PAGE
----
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  1. #1
    Registered User Enthusiast
    Posts
    76

    Save more with a high yield checking account

    I got tired of earning no interest on my checking account. So I just caved over to a high yield online account earning 2% APY.

    If you are like me, you probably moved your savings account online for higher rates years ago. But for some reason, you wanted to keep your checking account at a local branch. And for good reason: access to ATMs.

    But I find that I rarely use cash anymore. So what was the point of paying (in forgone interest income) for a service I rarely used. And with a little planning, I always can access cash with accruing any nasty ATM charges.

    Interested in earning more from your checking account? Then let's get started with some basics.

    Getting Started with a High-Interest Checking Account

    A high-yield checking account earns an annual percentage yield (APY) that is usually calculated using interest compounded several times per year. And interest rates on high-yield checking accounts are often competitive with high-yield savings accounts, sometimes beating the rate on typical savings accounts by up to 5 times.



    The catch sometimes is qualifying for a high-yield checking account.

    These account usually have strict eligibility requirements, including a minimum balance, living in a certain geographic area, or giving up the convenience of nearby branches in the case of an online bank. Some even have balance caps, after which you will earn a lower rate of interest. (But you should probably put that excess into your savings account anyway.)

    Requirements will vary a great deal between banks. And not all banks will reimburse you for ATM fees. So you should check the fine print.

    What to Look for in the Fine Print

    Here are the most common requirements you will see. Make sure you understand each requirement and your responsibilities to earn the highest return on your balance.

    Balance Cap. Most banks place a limit on the balance on which you can earn the high interest rate. These caps can range from $500 to $25,000. Anything over the limit will not earn interest and is better off in another interest-earning account or investment.

    Minimum Debit Card Transactions. More than 90% institutions require making a certain number of debit transactions every month to get the maximum APY. Most banks require just 10 transactions per month but some require as much as 15 or as few as one. These debit transactions are important to banks as they generate revenue from interchange fees charged to merchants while discouraging people from using checks.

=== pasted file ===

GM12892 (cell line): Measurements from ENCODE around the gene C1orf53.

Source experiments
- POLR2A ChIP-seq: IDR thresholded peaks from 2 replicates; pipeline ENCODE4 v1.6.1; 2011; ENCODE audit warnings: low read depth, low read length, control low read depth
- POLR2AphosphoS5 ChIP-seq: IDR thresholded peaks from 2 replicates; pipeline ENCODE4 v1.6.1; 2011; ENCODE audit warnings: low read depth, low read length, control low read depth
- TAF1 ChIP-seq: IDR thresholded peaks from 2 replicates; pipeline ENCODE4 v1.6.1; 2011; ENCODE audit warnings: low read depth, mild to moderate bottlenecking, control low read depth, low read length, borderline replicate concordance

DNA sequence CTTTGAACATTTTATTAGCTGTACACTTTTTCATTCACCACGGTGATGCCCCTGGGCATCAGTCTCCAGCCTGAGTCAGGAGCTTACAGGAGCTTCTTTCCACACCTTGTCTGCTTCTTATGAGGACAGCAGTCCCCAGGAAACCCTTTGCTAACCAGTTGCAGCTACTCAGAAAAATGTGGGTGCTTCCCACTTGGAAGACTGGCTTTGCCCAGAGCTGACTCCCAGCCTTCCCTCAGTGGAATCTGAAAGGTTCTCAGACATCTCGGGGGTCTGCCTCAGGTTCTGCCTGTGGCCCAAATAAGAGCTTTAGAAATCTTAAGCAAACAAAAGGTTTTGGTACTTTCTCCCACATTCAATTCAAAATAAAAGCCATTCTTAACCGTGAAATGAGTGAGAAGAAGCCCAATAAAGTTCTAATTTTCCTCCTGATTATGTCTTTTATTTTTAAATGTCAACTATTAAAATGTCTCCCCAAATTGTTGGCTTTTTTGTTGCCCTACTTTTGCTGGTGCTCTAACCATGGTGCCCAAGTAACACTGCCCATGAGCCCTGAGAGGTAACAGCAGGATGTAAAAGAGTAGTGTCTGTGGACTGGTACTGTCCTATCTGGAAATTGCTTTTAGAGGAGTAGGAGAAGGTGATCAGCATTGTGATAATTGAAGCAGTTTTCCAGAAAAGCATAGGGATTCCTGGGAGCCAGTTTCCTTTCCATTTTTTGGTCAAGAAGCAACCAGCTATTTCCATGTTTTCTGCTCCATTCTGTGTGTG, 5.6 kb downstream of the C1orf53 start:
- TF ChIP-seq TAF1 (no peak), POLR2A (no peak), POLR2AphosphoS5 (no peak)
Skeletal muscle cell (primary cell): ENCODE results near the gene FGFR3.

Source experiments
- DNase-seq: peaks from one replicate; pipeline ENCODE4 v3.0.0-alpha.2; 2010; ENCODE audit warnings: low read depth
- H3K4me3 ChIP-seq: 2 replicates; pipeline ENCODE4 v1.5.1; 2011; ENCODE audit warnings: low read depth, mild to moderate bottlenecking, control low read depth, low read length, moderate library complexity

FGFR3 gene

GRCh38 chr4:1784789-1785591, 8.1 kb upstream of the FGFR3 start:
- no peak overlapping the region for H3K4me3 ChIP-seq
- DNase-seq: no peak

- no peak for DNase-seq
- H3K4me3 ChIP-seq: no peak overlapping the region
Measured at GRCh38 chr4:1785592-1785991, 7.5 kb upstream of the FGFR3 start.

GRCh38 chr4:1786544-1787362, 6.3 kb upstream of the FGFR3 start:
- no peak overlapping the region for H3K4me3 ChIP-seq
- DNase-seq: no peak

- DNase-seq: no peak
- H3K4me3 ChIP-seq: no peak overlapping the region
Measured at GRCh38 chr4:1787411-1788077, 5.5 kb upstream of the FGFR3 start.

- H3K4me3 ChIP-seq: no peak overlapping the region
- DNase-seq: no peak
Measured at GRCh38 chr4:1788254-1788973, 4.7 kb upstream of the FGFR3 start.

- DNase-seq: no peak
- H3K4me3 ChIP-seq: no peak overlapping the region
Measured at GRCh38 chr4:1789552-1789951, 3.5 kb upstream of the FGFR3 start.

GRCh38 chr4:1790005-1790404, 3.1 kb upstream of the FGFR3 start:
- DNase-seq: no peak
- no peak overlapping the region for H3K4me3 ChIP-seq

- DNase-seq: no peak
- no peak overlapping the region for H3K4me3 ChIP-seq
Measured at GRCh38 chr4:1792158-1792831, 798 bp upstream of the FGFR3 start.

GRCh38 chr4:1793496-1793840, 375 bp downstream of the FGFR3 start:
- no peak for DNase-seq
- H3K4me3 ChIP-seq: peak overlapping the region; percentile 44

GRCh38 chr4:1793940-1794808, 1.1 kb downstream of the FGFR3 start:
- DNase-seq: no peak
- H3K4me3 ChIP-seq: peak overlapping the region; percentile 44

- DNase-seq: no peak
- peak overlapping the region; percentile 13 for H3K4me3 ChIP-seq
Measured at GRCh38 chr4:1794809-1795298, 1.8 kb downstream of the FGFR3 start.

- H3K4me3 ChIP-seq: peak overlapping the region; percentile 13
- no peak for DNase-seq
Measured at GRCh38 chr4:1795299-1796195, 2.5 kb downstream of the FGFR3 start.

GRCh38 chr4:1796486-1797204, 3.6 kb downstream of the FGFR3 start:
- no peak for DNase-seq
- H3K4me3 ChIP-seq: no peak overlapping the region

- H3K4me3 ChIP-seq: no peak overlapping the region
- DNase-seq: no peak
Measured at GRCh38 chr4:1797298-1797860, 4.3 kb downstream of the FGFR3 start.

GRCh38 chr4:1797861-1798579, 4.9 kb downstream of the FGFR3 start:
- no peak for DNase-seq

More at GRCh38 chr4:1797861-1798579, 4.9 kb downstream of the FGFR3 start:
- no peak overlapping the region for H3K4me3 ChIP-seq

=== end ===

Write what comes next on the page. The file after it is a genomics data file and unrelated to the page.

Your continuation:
Access. Banks usually reduce expenses associated with high-interest checking accounts to fund the high interest rates. This may mean you need to sign up for direct deposit and automatic bill pay or pay fees for using an ATM. Many institutions only offer digital access with no branch access for these accounts.

    "Default" Rate. If you don't meet the conditions of the high-yield account, you may earn a lower APY, typically between 0% and 0.25%. This helps subsidize the cost of the accounts to the banks as they know many people who sign up for a high-yield checking account will not meet the requirements each month. The good news is that even if you slip occasionally, your rate may still be better than what your savings account earns.

    My Favorite High-Yield Checking Accounts

    Here are some of the best high-yield checking accounts available nation wide.

    Banks:

    Northpointe Bank with a 5.0% APY with a $5,000 balance cap.
    Quachita Independent Bank. 3.01% APY with a $15,000 balance cap.
    Main Street Bank. 2.25% APY with a $25,000 balance cap.
    Cross Keys Bank. 2.05% APY with a $10,000 balance cap.
    All America Bank. 1.5% APY with a $10,000 balance cap.
    Heritage Bank. 1.25% APY with a $25,000 balance cap.

    Credit Unions:

    Consumers Credit Union. 3.09% APY with a $10,000 balance cap.
    Lake Michigan Credit Union. 3.0% APY with a $14,999 balance cap.
    Great Lakes Credit Union. 3.0% APY with a $10,000 balance cap.
    CapEd Federal Credit Union. 2.5% APY with a $10,000 balance cap.
    Advantage Plus Federal Credit Union. 2.05% APY with a $15,000 balance cap.

    Conclusion

    If you are willing to put up with some of the inconveniences of banking all (or mostly) online, you can earn a lot more interest on your checking account with a high yield account. I think this makes up for the shortfalls, and the negotiating between maintaining the minimum balance to qualify for the higher APY and the balance cap.

    Maybe an online checking account is the right move for you too.

  2. Save more with a high yield checking account
  3. #2
    Registered User Semi Pro Member
    Posts
    298
    Good info. Every little bit helps.

    I can't believe I would use an online savings account, but not move to an online checking account as well. I guess I never thought about it.

  4. #3
    Registered User
    Posts
    48
    Thanks for the tip. Another great way to save money.

  5. #4
    Registered User Senior Member
    Posts
    241
    This is on my to-do list for tonight. Thanks for the tip!

  6. #5
    Registered User Senior Member
    Posts
    189
    These high yield accounts seem like a far better idea than CDs.

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